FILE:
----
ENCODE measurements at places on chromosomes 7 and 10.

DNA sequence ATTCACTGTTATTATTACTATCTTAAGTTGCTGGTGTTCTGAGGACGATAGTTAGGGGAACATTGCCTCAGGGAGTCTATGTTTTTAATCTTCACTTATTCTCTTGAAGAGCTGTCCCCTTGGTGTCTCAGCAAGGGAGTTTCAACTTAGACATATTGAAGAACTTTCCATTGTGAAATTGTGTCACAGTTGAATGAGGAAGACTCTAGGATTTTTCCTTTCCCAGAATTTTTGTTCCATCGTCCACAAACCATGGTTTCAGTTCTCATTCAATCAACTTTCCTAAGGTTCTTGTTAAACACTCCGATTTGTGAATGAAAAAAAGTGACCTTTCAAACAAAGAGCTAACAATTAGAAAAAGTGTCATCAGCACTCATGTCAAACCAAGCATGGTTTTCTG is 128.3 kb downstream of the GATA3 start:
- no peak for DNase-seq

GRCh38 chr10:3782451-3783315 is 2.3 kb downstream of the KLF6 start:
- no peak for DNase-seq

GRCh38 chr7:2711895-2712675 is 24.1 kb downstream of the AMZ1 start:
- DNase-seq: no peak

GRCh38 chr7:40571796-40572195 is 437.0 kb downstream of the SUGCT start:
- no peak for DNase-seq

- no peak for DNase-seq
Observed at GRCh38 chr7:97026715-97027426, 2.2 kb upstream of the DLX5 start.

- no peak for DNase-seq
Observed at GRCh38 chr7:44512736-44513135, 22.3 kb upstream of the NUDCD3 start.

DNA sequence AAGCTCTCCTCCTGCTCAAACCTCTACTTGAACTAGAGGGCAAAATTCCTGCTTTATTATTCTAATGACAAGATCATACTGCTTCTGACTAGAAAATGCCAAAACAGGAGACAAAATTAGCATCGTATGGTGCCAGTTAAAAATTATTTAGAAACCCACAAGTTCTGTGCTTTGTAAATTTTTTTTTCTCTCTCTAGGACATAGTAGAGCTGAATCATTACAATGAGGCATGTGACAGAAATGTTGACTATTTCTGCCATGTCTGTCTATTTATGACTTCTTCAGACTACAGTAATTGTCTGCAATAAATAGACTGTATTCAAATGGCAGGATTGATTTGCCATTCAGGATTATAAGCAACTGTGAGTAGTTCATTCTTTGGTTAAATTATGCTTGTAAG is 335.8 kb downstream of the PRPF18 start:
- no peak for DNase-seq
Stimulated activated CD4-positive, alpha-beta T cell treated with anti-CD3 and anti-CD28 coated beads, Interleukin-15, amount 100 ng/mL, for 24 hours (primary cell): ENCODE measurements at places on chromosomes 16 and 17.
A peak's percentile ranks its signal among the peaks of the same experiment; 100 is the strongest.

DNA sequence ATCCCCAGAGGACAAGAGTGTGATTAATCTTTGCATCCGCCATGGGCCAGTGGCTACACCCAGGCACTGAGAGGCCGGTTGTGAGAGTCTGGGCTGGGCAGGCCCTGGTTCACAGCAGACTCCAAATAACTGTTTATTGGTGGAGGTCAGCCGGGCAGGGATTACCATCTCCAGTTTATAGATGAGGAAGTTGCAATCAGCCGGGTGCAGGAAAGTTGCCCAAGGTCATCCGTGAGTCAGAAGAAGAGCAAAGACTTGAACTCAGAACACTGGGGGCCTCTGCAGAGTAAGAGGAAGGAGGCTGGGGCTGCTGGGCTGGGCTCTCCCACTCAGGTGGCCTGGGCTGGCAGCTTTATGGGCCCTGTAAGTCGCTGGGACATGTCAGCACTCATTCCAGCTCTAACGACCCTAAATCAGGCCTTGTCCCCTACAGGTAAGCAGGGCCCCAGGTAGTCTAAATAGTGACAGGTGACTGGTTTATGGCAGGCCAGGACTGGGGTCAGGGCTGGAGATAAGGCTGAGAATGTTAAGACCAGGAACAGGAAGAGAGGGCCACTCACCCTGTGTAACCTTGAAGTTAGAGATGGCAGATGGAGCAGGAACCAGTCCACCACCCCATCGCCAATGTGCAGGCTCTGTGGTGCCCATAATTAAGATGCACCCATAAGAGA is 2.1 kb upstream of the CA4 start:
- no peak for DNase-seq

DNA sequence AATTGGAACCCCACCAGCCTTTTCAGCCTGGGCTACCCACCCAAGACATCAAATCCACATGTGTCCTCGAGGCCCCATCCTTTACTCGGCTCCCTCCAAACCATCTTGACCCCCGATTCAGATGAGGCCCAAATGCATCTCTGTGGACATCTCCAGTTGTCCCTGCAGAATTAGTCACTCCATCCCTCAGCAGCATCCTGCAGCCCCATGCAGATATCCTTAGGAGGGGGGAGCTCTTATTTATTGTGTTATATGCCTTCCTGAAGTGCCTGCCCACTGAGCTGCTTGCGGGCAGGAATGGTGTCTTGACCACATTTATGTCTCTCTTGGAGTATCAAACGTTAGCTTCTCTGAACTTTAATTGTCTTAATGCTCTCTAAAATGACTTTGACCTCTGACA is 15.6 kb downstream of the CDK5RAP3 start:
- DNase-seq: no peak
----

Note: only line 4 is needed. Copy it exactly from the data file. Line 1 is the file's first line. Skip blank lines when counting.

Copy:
GRCh38 chr10:3782451-3783315 is 2.3 kb downstream of the KLF6 start: